On Wednesday, 12 new hopefuls — five women and seven men — were selected from more than 18,300 applicants to create NASA's 2017 Astronaut Candidate Class. One of the twelve is Jessica Watkins, an esteemed post-doctoral fellow at the California Institute of Technology who is proud to represent Black women in a field dominated by men.
Watkins spoke with BET Digital News about her longtime aspirations of becoming an astronaut and the brave women who helped her realize her dreams could come true.
For as long as Watkins can remember, she has always wanted to be an astronaut.
"Since the age of 9, I wanted to be an astronaut," Watkins told BET. "I was originally inspired by an after-school enrichment program at Judith Resnik Elementary."
Resnik was a female astronaut whose life inspired and interested Watkins.
"I asked my parents about who she was and her story," Watkins added.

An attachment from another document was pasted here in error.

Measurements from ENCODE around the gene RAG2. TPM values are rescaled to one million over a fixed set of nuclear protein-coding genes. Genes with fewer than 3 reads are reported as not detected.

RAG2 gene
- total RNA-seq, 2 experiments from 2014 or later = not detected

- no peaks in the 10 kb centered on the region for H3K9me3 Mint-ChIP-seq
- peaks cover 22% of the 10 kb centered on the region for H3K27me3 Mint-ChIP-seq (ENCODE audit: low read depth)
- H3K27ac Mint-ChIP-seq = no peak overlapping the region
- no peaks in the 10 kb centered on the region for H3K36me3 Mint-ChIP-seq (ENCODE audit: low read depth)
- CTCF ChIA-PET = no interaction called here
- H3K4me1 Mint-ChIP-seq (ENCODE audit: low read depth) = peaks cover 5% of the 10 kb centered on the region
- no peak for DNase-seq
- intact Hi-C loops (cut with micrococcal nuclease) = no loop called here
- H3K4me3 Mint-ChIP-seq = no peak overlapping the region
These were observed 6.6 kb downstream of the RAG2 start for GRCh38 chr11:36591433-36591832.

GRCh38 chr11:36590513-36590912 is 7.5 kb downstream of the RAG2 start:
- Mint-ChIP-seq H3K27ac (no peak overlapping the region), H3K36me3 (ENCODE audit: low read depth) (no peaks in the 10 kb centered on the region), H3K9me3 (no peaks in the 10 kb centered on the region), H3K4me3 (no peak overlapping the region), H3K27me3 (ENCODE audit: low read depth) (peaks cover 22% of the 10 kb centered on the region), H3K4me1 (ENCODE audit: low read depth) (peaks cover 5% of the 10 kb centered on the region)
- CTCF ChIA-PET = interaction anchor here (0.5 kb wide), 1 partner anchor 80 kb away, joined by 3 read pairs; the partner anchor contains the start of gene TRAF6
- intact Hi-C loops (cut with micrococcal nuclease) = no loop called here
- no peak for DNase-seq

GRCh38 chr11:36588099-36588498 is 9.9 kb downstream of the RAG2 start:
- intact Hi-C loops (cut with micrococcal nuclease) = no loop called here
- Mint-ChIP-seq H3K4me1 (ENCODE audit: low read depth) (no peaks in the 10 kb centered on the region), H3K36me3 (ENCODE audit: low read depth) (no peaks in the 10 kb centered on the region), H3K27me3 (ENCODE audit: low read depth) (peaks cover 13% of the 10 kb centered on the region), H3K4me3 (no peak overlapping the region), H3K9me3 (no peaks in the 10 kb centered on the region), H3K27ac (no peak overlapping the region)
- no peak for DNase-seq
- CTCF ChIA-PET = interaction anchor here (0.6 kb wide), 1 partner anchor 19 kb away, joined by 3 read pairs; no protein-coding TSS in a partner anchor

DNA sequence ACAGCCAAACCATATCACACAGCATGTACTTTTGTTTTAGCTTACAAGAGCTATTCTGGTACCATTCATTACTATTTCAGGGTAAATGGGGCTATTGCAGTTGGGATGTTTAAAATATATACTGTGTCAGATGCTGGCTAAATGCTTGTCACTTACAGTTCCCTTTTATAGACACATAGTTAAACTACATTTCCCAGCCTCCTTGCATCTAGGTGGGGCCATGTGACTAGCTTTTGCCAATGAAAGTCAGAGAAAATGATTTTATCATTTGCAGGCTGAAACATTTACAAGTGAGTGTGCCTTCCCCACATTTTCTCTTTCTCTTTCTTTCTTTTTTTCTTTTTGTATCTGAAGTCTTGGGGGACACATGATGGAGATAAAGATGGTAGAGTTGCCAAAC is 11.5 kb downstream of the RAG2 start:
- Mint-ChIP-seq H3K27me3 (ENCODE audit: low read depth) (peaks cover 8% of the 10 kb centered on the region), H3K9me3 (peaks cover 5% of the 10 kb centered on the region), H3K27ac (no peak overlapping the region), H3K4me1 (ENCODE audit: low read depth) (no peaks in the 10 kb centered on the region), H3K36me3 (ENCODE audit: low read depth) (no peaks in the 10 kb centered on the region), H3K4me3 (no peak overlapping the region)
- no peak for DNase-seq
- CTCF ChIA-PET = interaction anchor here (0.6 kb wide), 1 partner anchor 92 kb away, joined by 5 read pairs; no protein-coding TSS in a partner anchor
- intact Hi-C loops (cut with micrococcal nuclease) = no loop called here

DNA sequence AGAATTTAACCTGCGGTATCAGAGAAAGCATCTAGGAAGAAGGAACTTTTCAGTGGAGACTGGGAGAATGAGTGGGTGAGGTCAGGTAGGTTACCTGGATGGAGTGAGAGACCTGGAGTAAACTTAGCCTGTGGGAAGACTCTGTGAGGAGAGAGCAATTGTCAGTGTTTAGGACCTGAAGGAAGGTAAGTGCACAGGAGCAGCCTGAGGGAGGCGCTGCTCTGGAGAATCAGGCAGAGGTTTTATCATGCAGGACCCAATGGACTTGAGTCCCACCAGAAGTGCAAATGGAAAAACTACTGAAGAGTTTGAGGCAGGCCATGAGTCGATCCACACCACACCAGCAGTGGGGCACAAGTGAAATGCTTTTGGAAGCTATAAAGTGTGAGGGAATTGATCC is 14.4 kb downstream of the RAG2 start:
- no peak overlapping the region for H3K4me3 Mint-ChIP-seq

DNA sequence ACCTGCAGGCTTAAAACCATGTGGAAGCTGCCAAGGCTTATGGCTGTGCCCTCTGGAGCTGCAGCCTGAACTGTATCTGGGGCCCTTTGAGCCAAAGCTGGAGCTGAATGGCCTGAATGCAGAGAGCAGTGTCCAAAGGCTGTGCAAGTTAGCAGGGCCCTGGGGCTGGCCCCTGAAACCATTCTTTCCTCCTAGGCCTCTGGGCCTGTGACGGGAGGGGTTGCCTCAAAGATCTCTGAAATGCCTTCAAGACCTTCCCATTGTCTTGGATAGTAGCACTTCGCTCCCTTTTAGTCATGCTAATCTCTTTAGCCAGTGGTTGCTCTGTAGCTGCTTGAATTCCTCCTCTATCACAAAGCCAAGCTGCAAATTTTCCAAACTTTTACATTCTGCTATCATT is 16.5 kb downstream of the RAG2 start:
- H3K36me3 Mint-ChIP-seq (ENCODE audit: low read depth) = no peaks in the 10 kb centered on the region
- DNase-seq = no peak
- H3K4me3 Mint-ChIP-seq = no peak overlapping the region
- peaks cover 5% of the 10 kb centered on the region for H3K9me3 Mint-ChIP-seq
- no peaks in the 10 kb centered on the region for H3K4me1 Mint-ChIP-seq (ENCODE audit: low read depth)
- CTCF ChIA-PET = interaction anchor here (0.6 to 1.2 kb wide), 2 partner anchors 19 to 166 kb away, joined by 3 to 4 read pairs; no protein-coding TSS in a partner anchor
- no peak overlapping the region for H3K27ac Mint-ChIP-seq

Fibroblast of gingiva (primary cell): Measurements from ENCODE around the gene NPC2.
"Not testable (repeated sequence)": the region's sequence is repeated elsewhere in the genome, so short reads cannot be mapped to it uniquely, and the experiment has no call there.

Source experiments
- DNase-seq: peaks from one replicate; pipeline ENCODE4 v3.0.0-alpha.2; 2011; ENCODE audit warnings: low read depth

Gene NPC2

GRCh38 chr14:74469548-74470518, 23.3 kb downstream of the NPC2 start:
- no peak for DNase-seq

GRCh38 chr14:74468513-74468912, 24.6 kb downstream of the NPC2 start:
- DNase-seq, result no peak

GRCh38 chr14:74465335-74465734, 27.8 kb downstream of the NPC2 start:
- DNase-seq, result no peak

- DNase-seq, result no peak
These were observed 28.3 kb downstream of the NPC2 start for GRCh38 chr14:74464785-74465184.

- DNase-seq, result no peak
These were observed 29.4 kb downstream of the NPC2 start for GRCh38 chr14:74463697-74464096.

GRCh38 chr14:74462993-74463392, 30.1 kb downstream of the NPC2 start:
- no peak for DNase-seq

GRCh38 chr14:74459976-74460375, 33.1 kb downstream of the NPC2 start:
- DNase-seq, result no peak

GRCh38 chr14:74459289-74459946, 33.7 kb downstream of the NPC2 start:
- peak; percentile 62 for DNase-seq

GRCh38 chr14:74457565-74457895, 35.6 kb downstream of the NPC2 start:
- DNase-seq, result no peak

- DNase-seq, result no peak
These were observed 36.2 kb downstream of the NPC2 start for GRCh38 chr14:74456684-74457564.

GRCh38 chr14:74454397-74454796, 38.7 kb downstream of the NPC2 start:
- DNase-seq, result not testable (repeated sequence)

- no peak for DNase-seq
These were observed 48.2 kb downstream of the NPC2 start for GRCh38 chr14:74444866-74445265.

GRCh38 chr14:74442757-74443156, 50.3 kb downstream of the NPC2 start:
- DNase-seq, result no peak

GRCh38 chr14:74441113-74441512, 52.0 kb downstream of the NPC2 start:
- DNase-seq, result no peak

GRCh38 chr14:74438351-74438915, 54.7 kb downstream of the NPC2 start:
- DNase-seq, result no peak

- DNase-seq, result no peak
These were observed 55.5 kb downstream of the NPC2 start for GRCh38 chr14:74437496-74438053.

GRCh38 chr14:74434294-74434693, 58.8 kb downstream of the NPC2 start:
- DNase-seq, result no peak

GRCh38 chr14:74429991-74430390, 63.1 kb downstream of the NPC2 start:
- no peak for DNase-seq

As Watkins grew and earned several degrees, including a bachelor’s degree in Geological and Environmental Sciences from Stanford University and a Doctorate in Geology from the University of California, Los Angeles, she became closer to her dreams of heading to space.
Coincidentally, while Watkins was in the selection process for the astronaut program, the country was being introduced to Dorothy Vaughan, Katherine Johnson and Mary Jackson, the women behind Hidden Figures.
"I watched the movie knowing there was a possibility I could be doing the same thing," Watkins told BET. "It's pretty amazing to know I couldn’t have gotten here without standing on the shoulders of giants."
Johnson, Jackson, and Vaughan were three Black female mathematicians whose skills were used to send astronauts to space. Now, Watkins is using her own intelligence and capabilities to send herself there.
Just as Watkins saw herself in the women who used math to send men to space, she hopes other young girls will see her and feel empowered to do the same.
"Do not be afraid to be passionate," Watkins says to all the girls out there.
During her time with NASA, Watkins could be put on a flight to the International Space Station, flights around the moon or even Mars (using NASA's Orion spacecraft and heavy-lift Space Launch System rocket.)
(Photo: Robert Markowitz/ NASA/ Johnson Space Center)